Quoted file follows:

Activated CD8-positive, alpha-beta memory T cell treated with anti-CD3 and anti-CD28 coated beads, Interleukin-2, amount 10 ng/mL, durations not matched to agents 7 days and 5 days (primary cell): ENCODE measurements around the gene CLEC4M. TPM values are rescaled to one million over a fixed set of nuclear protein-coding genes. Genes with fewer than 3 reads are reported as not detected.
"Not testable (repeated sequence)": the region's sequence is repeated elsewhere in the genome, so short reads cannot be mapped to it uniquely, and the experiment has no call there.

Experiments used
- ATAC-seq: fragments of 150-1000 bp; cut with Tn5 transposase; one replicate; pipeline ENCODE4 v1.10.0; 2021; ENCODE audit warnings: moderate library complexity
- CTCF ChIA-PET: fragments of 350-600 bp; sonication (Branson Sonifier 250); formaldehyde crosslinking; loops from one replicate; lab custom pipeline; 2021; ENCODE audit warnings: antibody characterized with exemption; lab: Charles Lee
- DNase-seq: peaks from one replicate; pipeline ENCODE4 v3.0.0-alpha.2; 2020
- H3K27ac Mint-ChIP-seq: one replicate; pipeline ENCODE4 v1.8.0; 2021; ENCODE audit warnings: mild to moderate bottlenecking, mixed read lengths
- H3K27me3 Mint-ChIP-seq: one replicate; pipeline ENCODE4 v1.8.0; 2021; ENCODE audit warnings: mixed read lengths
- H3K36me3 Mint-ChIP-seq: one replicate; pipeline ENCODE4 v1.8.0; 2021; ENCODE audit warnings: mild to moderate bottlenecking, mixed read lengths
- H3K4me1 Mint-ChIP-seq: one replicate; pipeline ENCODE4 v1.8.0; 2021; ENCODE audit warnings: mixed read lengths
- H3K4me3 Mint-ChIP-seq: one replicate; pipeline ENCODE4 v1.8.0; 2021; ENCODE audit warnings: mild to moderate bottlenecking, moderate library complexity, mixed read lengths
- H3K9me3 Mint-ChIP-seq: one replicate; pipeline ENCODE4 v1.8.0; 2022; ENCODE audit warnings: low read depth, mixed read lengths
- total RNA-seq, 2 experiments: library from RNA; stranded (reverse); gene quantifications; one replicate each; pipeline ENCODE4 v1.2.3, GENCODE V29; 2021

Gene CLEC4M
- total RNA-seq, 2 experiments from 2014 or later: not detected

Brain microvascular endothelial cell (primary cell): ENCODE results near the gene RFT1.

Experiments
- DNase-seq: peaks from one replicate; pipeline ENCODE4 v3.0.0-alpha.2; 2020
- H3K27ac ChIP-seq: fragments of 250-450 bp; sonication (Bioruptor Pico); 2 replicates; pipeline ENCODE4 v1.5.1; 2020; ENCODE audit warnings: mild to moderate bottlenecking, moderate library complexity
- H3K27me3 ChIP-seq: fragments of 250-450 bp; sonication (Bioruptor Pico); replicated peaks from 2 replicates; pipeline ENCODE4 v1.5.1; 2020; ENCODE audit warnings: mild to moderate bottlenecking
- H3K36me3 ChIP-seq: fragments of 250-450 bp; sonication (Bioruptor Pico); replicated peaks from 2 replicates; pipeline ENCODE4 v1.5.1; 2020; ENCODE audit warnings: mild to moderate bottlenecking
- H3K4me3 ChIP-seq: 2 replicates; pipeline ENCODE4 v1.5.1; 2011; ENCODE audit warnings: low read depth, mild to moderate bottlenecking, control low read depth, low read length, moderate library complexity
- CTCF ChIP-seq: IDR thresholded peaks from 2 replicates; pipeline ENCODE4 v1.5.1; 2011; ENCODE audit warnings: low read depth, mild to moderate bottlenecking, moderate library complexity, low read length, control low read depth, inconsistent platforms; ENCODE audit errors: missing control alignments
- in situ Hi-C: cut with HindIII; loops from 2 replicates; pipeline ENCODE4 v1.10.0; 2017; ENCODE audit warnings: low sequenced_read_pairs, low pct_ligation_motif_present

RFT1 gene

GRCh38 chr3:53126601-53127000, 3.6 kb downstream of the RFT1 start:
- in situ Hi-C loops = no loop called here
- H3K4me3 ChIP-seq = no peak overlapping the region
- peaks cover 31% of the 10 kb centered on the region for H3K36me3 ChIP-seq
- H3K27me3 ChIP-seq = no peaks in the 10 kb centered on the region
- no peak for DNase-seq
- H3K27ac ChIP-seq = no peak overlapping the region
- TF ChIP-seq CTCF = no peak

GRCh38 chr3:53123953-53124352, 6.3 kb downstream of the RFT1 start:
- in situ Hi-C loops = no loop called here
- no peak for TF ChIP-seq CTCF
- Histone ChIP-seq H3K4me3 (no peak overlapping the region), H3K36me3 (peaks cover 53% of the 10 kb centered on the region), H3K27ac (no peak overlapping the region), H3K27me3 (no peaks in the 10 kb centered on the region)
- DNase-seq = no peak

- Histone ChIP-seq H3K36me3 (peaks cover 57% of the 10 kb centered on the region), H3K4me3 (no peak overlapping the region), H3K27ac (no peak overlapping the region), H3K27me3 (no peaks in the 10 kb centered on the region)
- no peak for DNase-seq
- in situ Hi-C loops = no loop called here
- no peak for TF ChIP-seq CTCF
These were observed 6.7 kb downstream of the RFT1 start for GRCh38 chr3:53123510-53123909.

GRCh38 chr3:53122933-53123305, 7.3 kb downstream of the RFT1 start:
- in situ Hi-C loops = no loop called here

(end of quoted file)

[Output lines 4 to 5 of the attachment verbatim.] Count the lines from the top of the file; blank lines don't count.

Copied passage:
- ATAC-seq: fragments of 150-1000 bp; cut with Tn5 transposase; one replicate; pipeline ENCODE4 v1.10.0; 2021; ENCODE audit warnings: moderate library complexity
- CTCF ChIA-PET: fragments of 350-600 bp; sonication (Branson Sonifier 250); formaldehyde crosslinking; loops from one replicate; lab custom pipeline; 2021; ENCODE audit warnings: antibody characterized with exemption; lab: Charles Lee